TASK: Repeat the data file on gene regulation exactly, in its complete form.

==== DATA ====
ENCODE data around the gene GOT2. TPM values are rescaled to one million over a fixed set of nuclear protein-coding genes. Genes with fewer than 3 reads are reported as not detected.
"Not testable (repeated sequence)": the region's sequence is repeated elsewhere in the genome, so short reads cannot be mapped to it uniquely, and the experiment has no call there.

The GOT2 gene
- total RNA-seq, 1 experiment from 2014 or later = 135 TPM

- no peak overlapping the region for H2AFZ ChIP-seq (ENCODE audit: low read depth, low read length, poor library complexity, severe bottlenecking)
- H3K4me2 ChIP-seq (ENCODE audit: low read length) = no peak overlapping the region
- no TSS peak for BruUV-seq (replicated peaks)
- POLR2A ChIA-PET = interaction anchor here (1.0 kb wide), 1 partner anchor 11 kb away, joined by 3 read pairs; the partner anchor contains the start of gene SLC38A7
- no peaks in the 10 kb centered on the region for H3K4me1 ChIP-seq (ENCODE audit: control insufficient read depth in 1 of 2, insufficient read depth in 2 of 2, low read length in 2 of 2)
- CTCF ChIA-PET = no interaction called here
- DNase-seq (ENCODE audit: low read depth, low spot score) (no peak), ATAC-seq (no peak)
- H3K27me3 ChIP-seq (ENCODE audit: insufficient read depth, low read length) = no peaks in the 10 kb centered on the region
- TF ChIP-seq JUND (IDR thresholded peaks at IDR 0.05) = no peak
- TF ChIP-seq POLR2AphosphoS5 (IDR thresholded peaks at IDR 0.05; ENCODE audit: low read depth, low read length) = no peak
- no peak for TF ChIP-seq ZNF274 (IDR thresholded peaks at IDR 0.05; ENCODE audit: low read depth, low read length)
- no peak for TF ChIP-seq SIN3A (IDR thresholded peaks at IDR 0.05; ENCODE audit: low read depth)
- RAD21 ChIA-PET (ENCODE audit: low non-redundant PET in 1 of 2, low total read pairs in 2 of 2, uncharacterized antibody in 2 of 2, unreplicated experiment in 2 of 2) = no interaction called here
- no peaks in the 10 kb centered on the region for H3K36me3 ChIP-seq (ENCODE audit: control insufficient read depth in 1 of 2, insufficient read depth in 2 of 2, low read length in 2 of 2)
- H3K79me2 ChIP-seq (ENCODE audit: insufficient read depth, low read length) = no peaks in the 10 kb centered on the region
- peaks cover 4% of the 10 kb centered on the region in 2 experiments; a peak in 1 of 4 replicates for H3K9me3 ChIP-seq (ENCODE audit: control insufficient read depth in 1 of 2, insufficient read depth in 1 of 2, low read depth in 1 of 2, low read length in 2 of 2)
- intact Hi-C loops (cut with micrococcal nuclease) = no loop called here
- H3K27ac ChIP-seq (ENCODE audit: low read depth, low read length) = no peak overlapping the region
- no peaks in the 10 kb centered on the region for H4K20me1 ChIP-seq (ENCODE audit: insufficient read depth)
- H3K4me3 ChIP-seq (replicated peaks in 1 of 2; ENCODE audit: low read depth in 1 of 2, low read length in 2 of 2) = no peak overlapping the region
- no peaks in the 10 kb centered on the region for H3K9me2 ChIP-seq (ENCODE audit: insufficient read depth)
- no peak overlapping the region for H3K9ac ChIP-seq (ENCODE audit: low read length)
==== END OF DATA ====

ENCODE data around the gene GOT2. TPM values are rescaled to one million over a fixed set of nuclear protein-coding genes. Genes with fewer than 3 reads are reported as not detected.
"Not testable (repeated sequence)": the region's sequence is repeated elsewhere in the genome, so short reads cannot be mapped to it uniquely, and the experiment has no call there.

The GOT2 gene
- total RNA-seq, 1 experiment from 2014 or later = 135 TPM

- no peak overlapping the region for H2AFZ ChIP-seq (ENCODE audit: low read depth, low read length, poor library complexity, severe bottlenecking)
- H3K4me2 ChIP-seq (ENCODE audit: low read length) = no peak overlapping the region
- no TSS peak for BruUV-seq (replicated peaks)
- POLR2A ChIA-PET = interaction anchor here (1.0 kb wide), 1 partner anchor 11 kb away, joined by 3 read pairs; the partner anchor contains the start of gene SLC38A7
- no peaks in the 10 kb centered on the region for H3K4me1 ChIP-seq (ENCODE audit: control insufficient read depth in 1 of 2, insufficient read depth in 2 of 2, low read length in 2 of 2)
- CTCF ChIA-PET = no interaction called here
- DNase-seq (ENCODE audit: low read depth, low spot score) (no peak), ATAC-seq (no peak)
- H3K27me3 ChIP-seq (ENCODE audit: insufficient read depth, low read length) = no peaks in the 10 kb centered on the region
- TF ChIP-seq JUND (IDR thresholded peaks at IDR 0.05) = no peak
- TF ChIP-seq POLR2AphosphoS5 (IDR thresholded peaks at IDR 0.05; ENCODE audit: low read depth, low read length) = no peak
- no peak for TF ChIP-seq ZNF274 (IDR thresholded peaks at IDR 0.05; ENCODE audit: low read depth, low read length)
- no peak for TF ChIP-seq SIN3A (IDR thresholded peaks at IDR 0.05; ENCODE audit: low read depth)
- RAD21 ChIA-PET (ENCODE audit: low non-redundant PET in 1 of 2, low total read pairs in 2 of 2, uncharacterized antibody in 2 of 2, unreplicated experiment in 2 of 2) = no interaction called here
- no peaks in the 10 kb centered on the region for H3K36me3 ChIP-seq (ENCODE audit: control insufficient read depth in 1 of 2, insufficient read depth in 2 of 2, low read length in 2 of 2)
- H3K79me2 ChIP-seq (ENCODE audit: insufficient read depth, low read length) = no peaks in the 10 kb centered on the region
- peaks cover 4% of the 10 kb centered on the region in 2 experiments; a peak in 1 of 4 replicates for H3K9me3 ChIP-seq (ENCODE audit: control insufficient read depth in 1 of 2, insufficient read depth in 1 of 2, low read depth in 1 of 2, low read length in 2 of 2)
- intact Hi-C loops (cut with micrococcal nuclease) = no loop called here
- H3K27ac ChIP-seq (ENCODE audit: low read depth, low read length) = no peak overlapping the region
- no peaks in the 10 kb centered on the region for H4K20me1 ChIP-seq (ENCODE audit: insufficient read depth)
- H3K4me3 ChIP-seq (replicated peaks in 1 of 2; ENCODE audit: low read depth in 1 of 2, low read length in 2 of 2) = no peak overlapping the region
- no peaks in the 10 kb centered on the region for H3K9me2 ChIP-seq (ENCODE audit: insufficient read depth)
- no peak overlapping the region for H3K9ac ChIP-seq (ENCODE audit: low read length)